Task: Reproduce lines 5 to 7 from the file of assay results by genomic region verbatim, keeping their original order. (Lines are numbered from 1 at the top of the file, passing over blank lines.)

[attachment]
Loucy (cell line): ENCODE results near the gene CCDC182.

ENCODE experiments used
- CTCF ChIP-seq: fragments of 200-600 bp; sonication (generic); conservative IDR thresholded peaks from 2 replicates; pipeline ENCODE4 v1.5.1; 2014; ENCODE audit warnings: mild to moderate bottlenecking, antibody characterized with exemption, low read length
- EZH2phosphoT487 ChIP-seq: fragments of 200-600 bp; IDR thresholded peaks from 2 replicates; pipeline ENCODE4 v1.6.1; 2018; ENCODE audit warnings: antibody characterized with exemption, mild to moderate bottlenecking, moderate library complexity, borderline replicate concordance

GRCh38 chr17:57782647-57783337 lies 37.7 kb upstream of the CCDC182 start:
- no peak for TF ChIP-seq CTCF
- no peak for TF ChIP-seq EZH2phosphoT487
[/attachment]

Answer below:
GRCh38 chr17:57782647-57783337 lies 37.7 kb upstream of the CCDC182 start:
- no peak for TF ChIP-seq CTCF
- no peak for TF ChIP-seq EZH2phosphoT487